10/29/2015 07:24 EDT | Updated 10/29/2016 05:12 EDT

Deepak Obhrai, Veteran Calgary MP, King Of Tory Caucus For Now

Deepak Obhrai says the role is somewhat ironic.

OTTAWA — For a brief moment in history, Deepak Obhrai will be the man at the helm of the Conservative party caucus.

The longtime Calgary MP happens to be the longest, continuously serving member of the caucus, and as such gets to run the party's first post-election, post-Stephen Harper meeting next week.

And Wednesday's meeting will likely be dramatic — MPs are expected to vote on a host of important things, including who will be their interim leader and their caucus chair, and whether they will endow themselves with more powers.

It's all the result of changes made to the Parliament of Canada Act, put forward in a private member's bill by MP Michael Chong and passed into law in June. The new provisions call for caucus to vote on a series of key matters, presided over by the caucus member "with the longest period of unbroken service."

That happens to be Obhrai, elected in 1997 along with Jason Kenney and Gerry Ritz, but whose victory happened to be officially recorded first. The 65-year-old — referred to deferentially as "mzee," or elder, in his native Tanzania — just learned about his role this week.

"The irony is that I was the one who was opposing (Chong's) Reform Act, now I've got to follow it," said Obhrai, calling it an honour to have the role of presiding over the first meeting.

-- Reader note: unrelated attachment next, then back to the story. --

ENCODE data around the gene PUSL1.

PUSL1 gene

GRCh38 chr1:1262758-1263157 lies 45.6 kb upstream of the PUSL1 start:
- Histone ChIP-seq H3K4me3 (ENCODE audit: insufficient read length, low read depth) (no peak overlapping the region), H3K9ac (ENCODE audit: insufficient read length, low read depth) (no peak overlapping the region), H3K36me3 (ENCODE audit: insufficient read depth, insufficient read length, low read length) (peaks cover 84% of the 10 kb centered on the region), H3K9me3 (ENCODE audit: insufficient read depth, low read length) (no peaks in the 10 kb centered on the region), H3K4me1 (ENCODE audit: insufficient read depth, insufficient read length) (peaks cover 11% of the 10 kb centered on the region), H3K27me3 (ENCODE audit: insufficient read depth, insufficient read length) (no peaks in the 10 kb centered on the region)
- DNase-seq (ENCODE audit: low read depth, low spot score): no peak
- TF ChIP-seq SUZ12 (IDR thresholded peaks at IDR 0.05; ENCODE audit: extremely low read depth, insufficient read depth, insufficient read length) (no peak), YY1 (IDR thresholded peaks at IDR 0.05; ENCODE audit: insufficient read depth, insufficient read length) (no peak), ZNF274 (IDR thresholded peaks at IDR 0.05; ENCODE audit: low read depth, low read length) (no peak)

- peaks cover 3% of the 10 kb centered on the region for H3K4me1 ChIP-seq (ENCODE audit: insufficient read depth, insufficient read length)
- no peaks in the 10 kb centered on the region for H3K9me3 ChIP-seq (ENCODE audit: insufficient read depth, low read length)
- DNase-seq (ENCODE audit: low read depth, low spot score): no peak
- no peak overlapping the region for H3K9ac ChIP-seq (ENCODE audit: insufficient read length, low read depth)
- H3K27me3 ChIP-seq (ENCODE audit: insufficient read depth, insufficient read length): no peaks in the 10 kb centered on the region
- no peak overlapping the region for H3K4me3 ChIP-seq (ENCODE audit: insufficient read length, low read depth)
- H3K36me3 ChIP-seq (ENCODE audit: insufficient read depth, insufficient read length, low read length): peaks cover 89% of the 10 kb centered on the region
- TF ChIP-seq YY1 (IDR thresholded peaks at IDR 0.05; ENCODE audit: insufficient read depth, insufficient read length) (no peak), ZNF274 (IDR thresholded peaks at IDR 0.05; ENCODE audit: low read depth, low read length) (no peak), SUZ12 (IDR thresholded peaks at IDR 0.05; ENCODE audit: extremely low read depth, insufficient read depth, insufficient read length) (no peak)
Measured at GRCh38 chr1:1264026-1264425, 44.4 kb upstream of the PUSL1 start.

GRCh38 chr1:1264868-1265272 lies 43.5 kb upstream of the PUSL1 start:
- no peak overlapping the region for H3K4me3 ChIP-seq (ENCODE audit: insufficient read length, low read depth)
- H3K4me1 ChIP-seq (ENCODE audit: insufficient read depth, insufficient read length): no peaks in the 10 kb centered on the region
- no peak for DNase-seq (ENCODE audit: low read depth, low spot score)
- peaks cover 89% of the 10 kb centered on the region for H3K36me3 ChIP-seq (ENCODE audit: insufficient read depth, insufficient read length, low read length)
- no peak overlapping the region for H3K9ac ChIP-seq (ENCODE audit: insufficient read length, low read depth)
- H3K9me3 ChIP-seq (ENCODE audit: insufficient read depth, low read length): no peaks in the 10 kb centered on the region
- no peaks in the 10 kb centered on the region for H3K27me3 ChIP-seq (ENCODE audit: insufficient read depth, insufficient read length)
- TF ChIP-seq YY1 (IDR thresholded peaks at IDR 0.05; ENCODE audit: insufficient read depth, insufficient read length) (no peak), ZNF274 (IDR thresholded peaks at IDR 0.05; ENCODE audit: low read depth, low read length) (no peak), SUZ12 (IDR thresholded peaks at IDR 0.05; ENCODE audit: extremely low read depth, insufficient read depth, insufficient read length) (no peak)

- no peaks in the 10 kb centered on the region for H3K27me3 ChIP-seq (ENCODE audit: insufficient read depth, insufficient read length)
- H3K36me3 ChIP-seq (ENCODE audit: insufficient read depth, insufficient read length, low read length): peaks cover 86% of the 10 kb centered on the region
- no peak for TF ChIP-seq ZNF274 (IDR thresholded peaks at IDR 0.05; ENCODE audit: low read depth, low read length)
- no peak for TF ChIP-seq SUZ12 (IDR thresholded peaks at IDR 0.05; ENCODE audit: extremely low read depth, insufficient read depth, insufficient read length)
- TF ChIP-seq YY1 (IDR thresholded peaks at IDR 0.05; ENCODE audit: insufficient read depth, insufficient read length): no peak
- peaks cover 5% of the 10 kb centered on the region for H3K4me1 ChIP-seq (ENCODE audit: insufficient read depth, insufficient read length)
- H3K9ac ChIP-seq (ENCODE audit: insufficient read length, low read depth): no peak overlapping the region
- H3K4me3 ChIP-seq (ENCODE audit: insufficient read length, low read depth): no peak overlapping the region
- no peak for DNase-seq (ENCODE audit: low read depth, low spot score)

"Whatever is laid out, we'll follow the process and as things unfold, which could be very interesting or not, I'll have to deal with them."

Chong said the changes contained in his bill were specifically designed to remove some of the confusion that can plague parties when a leader steps down after an electoral defeat.

The new changes require the Liberal, Conservative and NDP caucuses to vote on four main issues:

— Whether or not to give MPs the power to eject and reinstate colleagues;

— Whether to give MPs the power to spark leadership reviews after 20 per cent of MPs formally request one;

— Whether MPs should have the power to elect caucus chairpeople;

— Whether they should have the power to hold votes for interim leader.

"Often in Canada, when we've had questions of leadership, there's a great deal of instability about the process because there's a great deal of instability about what exactly the rules were," said Chong. 

"Now with the Reform Act, we have clear model rules to follow."

Obhrai said he's well aware of some of the debate that continues to swirl around the law, and expects it will come up at the meeting.

The reforms specified that only elected members of caucus be part of these votes.

That has created a discrepancy with the Conservative party constitution, which says the "parliamentary caucus shall appoint" the interim leader.

With no MPs elected from Atlantic Canada, that could mean the interim leader is voted in without any input from that region. Newfoundland Sen. David Wells has already voiced his displeasure with the prospect.

Meanwhile, party president John Walsh pointedly used the words "Commons caucus" when referring to the vote for interim leader in a recent statement.

So far, MPs Diane Finley, Rob Nicholson, Candice Bergen and Erin O'Toole have come forward as candidates for the job.

When the Conservative party was formed from a merger of the Progressive Conservative and Canadian Alliance parties in 2004, interim leaders John Lynch Staunton and Grant Hill were selected by the two existing party leaders.

"The candidates who have declared for the interim leadership are acting in accordance with the rules; in other words, they're assuming they're going to be seeking an elected position," said Chong.

"In some ways the cultural shift has already begun in House of Commons caucuses, and that's encouraging."

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